NATIONAL BUREAU OF ECONOMIC RESEARCH
NATIONAL BUREAU OF ECONOMIC RESEARCH

Why Stocks May Disappoint

Andrew Ang, Geert Bekaert, Jun Liu

NBER Working Paper No. 7783
Issued in July 2000
NBER Program(s):   AP

Recently much progress has been made in developing optimal portfolio choice models accomodating time-varying opportunity sets, but unless investors are unreasonably risk averse, optimal holdings include unreasonably large equity positions. One reason is that most studies assume investors behave as expected utility maximizers with power utility. In this article, we provide a formal treatment of both static and dynamic portfolio choice using the Disappointment Aversion preferences of Gul (1991). While different from the Kahneman-Tversky (1979) loss aversion utility, these preferences imply asymmetric aversion to gains versus losses and are consistent with the tendency of some people to like lottery-type gambles but dislike stock in-vestments. By calibrating a number of data generating processes to actual US data on stock and bond returns, we find very reasonable portfolios for moderately disappointment averse investors with utility functions exhibiting low curvature. Disappointment aversion preferences affect intertemporal hedging demands and the state dependence of asset allocation in such a way as to not be replicable by standard expected utility functions with higher curvature. Furthermore, it is easy to reconcile the large equity premium observed in the data with disappointment aversion utility of low curvature and reasonable disappointment aversion.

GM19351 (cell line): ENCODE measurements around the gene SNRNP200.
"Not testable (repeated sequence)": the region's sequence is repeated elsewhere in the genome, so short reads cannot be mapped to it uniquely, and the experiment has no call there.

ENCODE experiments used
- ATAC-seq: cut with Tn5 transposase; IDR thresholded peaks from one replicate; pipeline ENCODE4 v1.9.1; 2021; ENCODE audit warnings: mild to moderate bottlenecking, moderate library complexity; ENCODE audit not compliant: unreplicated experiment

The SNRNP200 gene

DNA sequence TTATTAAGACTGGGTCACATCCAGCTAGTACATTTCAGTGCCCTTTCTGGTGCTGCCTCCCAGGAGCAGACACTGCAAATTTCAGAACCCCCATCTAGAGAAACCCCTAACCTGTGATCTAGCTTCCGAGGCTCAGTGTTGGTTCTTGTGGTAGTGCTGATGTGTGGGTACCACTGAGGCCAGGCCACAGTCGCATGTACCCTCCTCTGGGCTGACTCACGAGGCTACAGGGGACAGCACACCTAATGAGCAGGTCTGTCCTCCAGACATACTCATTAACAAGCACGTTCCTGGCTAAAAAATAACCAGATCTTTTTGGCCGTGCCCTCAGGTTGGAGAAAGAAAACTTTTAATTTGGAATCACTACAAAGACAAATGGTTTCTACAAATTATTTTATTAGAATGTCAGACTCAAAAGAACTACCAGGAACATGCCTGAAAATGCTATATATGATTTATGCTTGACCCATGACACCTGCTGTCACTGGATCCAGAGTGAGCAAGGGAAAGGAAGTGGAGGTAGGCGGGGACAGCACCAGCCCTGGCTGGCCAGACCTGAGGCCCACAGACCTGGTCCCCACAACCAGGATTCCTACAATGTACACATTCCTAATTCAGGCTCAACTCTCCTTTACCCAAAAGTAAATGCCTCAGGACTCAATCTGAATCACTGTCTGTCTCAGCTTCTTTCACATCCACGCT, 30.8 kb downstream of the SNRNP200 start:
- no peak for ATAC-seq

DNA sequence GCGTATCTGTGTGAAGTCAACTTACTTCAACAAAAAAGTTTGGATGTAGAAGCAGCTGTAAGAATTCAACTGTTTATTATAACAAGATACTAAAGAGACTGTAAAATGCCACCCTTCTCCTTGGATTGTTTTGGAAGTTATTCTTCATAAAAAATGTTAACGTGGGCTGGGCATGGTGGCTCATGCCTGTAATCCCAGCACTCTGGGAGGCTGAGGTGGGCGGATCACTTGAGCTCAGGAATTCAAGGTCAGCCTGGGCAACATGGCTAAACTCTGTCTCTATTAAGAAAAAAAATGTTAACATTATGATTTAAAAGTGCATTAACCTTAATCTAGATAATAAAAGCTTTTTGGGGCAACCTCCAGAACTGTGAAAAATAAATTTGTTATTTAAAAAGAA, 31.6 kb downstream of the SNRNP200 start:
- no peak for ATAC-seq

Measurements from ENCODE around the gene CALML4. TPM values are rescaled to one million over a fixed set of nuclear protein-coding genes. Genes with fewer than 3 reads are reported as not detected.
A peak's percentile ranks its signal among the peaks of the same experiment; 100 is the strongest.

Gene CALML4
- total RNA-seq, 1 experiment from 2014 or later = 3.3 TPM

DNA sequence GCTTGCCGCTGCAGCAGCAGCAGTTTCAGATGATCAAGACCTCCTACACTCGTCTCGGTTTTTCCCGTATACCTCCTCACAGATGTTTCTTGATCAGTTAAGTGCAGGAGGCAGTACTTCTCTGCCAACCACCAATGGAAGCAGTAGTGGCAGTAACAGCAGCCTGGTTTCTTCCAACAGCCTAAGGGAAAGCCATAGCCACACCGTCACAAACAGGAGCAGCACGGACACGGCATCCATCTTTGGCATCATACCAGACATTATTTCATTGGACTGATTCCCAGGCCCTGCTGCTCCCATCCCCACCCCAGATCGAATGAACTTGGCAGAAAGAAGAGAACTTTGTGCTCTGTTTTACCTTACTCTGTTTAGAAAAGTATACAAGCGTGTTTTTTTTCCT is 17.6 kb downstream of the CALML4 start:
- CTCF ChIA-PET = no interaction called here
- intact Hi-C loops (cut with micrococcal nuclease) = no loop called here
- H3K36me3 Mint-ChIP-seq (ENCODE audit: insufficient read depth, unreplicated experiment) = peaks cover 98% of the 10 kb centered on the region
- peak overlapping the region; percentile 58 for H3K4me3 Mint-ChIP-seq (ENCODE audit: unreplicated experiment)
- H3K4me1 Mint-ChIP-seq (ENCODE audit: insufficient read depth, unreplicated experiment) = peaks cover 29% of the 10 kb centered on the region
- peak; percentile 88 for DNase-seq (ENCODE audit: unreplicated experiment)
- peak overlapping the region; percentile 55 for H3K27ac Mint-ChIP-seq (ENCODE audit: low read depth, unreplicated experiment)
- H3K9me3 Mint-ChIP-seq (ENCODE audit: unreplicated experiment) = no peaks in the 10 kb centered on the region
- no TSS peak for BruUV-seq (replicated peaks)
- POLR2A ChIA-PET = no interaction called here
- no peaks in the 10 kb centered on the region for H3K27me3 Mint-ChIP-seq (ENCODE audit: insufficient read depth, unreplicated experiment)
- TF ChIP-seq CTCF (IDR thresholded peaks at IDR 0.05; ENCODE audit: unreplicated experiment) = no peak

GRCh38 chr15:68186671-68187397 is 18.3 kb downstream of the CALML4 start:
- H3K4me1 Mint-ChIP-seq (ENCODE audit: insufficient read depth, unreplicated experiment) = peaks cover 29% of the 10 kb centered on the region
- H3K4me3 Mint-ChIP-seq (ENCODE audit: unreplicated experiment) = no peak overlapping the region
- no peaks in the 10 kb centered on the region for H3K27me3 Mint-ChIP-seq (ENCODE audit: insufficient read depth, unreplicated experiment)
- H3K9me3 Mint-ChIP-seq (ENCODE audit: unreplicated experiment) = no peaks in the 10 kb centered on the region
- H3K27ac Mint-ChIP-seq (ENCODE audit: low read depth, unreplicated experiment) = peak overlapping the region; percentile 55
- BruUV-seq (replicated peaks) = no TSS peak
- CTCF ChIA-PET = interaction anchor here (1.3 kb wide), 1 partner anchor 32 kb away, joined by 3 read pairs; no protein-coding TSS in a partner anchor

download in pdf format
   (297 K)

email paper

This paper is available as PDF (297 K) or via email.

Machine-readable bibliographic record - MARC, RIS, BibTeX

Document Object Identifier (DOI): 10.3386/w7783

Published: Ang, Andrew & Bekaert, Geert & Liu, Jun, 2005. "Why stocks may disappoint," Journal of Financial Economics, Elsevier, vol. 76(3), pages 471-508, June.

Users who downloaded this paper also downloaded these:
Benartzi and Thaler w4369 Myopic Loss Aversion and the Equity Premium Puzzle
Lleras-Muney and Lichtenberg w9185 The Effect of Education on Medical Technology Adoption: Are the More Educated More Likely to Use New Drugs
 
Publications
Activities
Meetings
Data
People
About

Support
National Bureau of Economic Research, 1050 Massachusetts Ave., Cambridge, MA 02138; 617-868-3900; email: info@nber.org

Contact Us